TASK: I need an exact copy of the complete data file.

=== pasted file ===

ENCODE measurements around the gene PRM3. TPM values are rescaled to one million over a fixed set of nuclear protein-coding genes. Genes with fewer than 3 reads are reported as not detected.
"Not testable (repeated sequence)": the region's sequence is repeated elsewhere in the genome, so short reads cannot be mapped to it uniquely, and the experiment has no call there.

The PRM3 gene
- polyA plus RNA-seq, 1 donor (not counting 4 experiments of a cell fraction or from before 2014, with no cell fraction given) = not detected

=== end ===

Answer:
ENCODE measurements around the gene PRM3. TPM values are rescaled to one million over a fixed set of nuclear protein-coding genes. Genes with fewer than 3 reads are reported as not detected.
"Not testable (repeated sequence)": the region's sequence is repeated elsewhere in the genome, so short reads cannot be mapped to it uniquely, and the experiment has no call there.

The PRM3 gene
- polyA plus RNA-seq, 1 donor (not counting 4 experiments of a cell fraction or from before 2014, with no cell fraction given) = not detected